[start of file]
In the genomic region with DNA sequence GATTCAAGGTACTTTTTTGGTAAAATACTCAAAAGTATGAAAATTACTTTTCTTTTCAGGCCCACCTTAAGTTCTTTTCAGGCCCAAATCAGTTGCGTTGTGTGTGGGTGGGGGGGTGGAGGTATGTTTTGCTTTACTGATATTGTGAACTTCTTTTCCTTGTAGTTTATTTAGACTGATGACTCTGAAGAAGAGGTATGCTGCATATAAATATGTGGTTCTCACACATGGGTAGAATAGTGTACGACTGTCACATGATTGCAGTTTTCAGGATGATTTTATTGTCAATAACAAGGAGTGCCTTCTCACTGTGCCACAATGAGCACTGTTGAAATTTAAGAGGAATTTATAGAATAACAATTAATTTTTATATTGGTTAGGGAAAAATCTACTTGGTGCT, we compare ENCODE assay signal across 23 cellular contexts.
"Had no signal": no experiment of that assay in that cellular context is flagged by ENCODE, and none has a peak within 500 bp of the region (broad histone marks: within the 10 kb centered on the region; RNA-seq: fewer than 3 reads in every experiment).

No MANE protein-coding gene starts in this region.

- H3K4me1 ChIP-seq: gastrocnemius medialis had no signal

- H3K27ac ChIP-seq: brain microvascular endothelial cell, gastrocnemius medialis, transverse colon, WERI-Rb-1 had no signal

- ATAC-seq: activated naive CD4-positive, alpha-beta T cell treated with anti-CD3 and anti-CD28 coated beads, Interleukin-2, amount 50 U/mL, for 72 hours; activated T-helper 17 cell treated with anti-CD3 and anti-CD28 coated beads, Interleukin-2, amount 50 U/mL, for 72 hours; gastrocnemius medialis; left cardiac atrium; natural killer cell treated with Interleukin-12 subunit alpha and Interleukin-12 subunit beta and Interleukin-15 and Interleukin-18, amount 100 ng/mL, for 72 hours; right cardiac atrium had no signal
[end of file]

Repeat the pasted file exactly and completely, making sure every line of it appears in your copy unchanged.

In the genomic region with DNA sequence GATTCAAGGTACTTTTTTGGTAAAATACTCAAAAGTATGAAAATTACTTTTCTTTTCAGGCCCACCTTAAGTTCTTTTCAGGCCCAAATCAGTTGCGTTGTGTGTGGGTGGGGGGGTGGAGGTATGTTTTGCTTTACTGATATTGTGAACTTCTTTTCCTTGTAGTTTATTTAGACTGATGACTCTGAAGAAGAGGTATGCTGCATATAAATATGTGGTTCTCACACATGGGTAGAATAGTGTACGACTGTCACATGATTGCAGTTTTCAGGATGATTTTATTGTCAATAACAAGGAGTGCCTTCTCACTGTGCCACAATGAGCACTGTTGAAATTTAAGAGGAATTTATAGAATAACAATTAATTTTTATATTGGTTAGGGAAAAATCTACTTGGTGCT, we compare ENCODE assay signal across 23 cellular contexts.
"Had no signal": no experiment of that assay in that cellular context is flagged by ENCODE, and none has a peak within 500 bp of the region (broad histone marks: within the 10 kb centered on the region; RNA-seq: fewer than 3 reads in every experiment).

No MANE protein-coding gene starts in this region.

- H3K4me1 ChIP-seq: gastrocnemius medialis had no signal

- H3K27ac ChIP-seq: brain microvascular endothelial cell, gastrocnemius medialis, transverse colon, WERI-Rb-1 had no signal

- ATAC-seq: activated naive CD4-positive, alpha-beta T cell treated with anti-CD3 and anti-CD28 coated beads, Interleukin-2, amount 50 U/mL, for 72 hours; activated T-helper 17 cell treated with anti-CD3 and anti-CD28 coated beads, Interleukin-2, amount 50 U/mL, for 72 hours; gastrocnemius medialis; left cardiac atrium; natural killer cell treated with Interleukin-12 subunit alpha and Interleukin-12 subunit beta and Interleukin-15 and Interleukin-18, amount 100 ng/mL, for 72 hours; right cardiac atrium had no signal